Appeal by respondent from order entered 23 August 2006 by
Judge P. Gwynett Hilburn in Pitt County District Court. Heard in
the Court of Appeals 30 April 2007.
Anthony Hal Morris for petitioner-appellee.
Annick Lenoir-Peek for respondent-appellant.
Respondent mother appeals from an order of the district court
terminating her parental rights as to the minor child A.H.
(See footnote 1)
We hold that the trial court's findings of fact supportits conclusion of law that grounds existed under N.C. Gen. Stat. §
7B-1111(a)(6) (2005) to terminate respondent's parental rights.
Because respondent has not further challenged the trial court's
decision that termination is in Abby's best interests, we affirm.
Petitioner, the Pitt County Department of Social Services
("DSS"), first became involved with respondent in October 2002 when
Abby was burned on her wrist by an iron while respondent was
holding her. Respondent did not take Abby to a doctor until
directed to do so by DSS the next day. Respondent also had left
Abby unattended on several occasions.
On 18 October 2002, respondent began residing at a substance
abuse facility for mothers with young children. On 26 December
2002, respondent left the program and resided with her Narcotics
Anonymous sponsor until moving into a housing unit for recovering
substance abusers. On 14 February 2003, respondent suffered a
relapse and, shortly thereafter, was arrested on drug possession
charges. Respondent left Abby temporarily with her Narcotics
Anonymous sponsor, but DSS obtained custody of Abby on 18 March
2003 due to respondent's incarceration.
On 26 March 2003, respondent was released from incarceration
and went to reside with her Narcotics Anonymous sponsor until that
sponsor notified DSS that respondent could no longer stay there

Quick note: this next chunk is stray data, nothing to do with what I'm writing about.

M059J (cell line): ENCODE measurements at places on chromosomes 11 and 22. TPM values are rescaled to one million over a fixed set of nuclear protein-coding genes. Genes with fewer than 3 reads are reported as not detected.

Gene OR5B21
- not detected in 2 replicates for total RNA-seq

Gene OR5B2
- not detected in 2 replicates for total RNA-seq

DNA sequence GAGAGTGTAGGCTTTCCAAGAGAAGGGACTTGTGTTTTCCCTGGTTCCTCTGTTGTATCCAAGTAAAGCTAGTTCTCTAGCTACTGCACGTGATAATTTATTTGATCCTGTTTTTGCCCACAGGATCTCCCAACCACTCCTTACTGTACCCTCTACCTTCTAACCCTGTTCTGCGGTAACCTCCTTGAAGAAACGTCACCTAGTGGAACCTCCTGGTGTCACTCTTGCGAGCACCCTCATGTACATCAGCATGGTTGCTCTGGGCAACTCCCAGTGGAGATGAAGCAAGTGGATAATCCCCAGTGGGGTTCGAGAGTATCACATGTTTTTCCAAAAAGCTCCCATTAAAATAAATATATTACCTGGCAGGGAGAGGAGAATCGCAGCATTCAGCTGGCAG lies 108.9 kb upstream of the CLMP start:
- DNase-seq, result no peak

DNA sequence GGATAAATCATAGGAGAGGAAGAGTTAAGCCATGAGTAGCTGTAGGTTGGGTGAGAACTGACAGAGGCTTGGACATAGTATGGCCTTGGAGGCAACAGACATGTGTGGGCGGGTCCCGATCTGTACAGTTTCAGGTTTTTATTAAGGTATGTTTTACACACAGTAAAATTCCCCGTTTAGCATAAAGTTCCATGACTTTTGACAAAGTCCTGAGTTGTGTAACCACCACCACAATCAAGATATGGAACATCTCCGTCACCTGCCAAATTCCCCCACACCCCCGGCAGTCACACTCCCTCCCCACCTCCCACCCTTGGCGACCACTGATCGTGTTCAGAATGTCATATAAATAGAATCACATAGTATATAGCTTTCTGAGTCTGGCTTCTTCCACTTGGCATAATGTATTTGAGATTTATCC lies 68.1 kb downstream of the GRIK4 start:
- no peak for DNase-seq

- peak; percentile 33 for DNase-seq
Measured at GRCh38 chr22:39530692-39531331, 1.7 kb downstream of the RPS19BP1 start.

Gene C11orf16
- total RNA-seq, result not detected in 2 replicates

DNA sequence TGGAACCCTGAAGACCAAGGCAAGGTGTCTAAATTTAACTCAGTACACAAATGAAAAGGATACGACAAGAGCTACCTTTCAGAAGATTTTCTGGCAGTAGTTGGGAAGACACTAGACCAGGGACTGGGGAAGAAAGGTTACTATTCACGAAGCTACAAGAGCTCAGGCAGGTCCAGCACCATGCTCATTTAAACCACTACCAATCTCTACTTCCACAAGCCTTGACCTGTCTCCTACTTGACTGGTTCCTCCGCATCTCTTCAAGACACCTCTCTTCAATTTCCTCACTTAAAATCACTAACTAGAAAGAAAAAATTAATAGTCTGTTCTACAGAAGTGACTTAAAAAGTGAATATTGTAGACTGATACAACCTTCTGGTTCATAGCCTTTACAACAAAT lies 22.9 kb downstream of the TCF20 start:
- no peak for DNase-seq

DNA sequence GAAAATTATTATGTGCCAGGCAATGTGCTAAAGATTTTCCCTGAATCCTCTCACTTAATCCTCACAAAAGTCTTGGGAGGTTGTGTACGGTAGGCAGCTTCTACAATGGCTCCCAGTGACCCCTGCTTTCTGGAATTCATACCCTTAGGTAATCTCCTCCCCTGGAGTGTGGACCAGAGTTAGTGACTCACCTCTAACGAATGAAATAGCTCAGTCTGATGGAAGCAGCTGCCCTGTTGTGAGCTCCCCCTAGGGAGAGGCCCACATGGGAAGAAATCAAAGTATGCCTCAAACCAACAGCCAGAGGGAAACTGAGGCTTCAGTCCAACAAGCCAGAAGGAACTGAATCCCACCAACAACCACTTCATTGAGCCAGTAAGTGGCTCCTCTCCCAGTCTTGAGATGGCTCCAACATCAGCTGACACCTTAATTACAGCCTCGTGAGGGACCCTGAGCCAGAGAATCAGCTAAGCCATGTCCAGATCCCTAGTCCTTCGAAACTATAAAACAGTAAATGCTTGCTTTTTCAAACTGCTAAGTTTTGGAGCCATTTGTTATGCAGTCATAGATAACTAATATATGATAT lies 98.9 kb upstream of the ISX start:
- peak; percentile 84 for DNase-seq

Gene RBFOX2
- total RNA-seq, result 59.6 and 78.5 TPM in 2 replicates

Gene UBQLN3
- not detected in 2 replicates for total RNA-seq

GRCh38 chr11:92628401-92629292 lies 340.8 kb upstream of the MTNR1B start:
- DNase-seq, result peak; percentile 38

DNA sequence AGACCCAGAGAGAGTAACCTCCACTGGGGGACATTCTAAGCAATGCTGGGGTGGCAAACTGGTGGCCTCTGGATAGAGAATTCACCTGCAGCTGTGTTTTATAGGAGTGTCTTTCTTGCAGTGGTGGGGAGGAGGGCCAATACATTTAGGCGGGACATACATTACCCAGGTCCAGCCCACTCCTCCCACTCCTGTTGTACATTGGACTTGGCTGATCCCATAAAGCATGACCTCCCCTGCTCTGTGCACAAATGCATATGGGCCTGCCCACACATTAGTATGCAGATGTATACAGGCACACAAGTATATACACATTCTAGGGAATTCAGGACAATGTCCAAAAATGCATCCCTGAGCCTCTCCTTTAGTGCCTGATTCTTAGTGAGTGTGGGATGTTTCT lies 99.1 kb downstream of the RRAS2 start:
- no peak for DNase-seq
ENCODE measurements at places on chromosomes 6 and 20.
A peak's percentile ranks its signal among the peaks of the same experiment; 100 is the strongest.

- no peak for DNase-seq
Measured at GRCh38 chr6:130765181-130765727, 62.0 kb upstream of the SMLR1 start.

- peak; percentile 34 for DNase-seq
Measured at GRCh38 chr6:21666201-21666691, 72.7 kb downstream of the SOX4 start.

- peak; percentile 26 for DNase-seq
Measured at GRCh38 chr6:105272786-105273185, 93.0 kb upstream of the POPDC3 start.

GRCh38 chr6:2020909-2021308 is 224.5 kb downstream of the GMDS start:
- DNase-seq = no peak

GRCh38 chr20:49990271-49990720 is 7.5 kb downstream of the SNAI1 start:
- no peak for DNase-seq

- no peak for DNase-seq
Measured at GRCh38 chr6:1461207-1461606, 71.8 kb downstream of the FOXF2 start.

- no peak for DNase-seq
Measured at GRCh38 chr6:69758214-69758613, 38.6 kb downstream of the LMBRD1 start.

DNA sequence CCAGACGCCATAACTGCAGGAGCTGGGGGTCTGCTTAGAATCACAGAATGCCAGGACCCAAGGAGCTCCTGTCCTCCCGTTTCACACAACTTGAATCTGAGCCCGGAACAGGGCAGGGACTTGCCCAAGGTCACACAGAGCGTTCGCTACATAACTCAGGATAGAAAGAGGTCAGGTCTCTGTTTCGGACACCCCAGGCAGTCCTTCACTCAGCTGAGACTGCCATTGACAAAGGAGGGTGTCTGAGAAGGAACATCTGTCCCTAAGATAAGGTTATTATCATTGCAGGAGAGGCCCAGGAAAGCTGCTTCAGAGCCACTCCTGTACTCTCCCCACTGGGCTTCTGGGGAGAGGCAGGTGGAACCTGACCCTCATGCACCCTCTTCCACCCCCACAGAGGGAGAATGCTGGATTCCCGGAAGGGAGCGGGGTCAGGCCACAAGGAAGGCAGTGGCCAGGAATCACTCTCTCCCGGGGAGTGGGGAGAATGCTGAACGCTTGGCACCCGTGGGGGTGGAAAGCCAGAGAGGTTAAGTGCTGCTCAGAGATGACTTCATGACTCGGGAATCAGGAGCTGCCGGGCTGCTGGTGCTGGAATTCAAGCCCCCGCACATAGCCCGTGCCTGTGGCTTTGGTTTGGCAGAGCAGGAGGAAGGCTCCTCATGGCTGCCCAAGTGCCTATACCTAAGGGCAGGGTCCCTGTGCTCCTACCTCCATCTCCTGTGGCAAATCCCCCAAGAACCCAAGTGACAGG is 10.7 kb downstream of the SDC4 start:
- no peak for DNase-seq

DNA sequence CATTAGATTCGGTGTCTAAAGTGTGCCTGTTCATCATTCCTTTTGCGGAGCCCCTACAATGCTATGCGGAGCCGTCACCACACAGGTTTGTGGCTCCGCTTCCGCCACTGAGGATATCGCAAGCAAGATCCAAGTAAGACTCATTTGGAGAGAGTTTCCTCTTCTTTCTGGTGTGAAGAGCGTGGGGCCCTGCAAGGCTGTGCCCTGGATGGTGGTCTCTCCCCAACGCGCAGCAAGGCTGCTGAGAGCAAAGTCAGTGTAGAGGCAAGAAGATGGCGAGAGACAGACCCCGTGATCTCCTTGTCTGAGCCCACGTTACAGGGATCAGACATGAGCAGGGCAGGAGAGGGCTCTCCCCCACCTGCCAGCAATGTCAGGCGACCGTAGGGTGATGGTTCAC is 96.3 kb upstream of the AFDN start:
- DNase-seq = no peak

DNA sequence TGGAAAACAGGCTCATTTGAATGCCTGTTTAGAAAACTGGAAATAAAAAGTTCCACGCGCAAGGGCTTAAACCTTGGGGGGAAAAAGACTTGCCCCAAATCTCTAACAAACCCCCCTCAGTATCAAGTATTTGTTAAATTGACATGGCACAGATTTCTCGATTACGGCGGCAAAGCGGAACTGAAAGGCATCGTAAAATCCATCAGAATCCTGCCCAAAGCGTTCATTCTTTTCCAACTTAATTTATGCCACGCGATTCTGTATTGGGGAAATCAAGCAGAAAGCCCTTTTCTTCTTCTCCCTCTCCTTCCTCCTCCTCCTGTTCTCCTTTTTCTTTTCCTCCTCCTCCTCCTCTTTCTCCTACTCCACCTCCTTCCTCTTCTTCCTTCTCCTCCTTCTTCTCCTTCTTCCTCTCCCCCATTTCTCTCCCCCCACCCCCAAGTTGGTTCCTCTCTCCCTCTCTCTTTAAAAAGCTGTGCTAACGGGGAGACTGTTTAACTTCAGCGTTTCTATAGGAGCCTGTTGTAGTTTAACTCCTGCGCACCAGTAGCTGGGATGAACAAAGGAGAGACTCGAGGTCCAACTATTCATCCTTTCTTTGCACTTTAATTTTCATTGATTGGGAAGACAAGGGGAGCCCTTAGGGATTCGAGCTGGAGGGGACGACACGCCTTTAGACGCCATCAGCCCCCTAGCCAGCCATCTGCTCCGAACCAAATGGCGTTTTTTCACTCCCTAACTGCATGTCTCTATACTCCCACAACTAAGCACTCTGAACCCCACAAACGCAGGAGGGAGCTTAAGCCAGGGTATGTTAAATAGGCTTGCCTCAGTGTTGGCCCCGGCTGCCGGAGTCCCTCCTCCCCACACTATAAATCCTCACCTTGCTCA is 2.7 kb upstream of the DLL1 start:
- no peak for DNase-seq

because she was again using drugs. From April through September
2003, respondent was in and out of detox programs; missed substanceabuse treatment appointments; entered and, against medical advice,
left a long-term treatment facility after only two weeks; and
repeatedly relapsed into drug use.
On 16 September 2003, respondent was declared civilly
incompetent in a special proceeding before the Clerk of Pitt County
Superior Court. She left Pitt County before a guardian could be
appointed. In an order entered on 5 November 2003, Abby was
adjudicated a dependent juvenile, and her custody was continued
On 30 January 2004, respondent visited with Abby for the
child's birthday and brought her gifts. This visit was
respondent's only contact with Abby for all of 2004. While the
record is generally sparse as to respondent's whereabouts and
activities during 2004, the record does reflect that respondent was
enrolled in a drug treatment program in Mecklenburg County in March
2004. After completing the program, respondent remained drug free
for three to four months. DSS, however, lost contact with
respondent after she again relapsed.
On 16 February 2005, respondent and her mother appeared in
court pursuant to a subpoena issued by DSS. Respondent's mother
agreed to take guardianship of respondent and to complete the
required paperwork, but the paperwork was never filed with the
clerk's office. Also on 16 February 2005, respondent had another
visit with Abby, but when the child did not acknowledge respondent
as her mother, respondent became upset. At that time, respondent
told a social worker that she had been drug free for three weeks. During the spring of 2005, respondent continued to move from
location to location and use drugs. At one point, respondent left
a message for a DSS social worker informing her that she was in a
Black Mountain, North Carolina substance abuse treatment facility
and would be there for six months. Respondent, however, left the
program on 20 July 2005, although she told DSS on 17 August 2005
that she was receiving outpatient treatment. On 15 September 2005,
the trial court relieved DSS of further reunification efforts and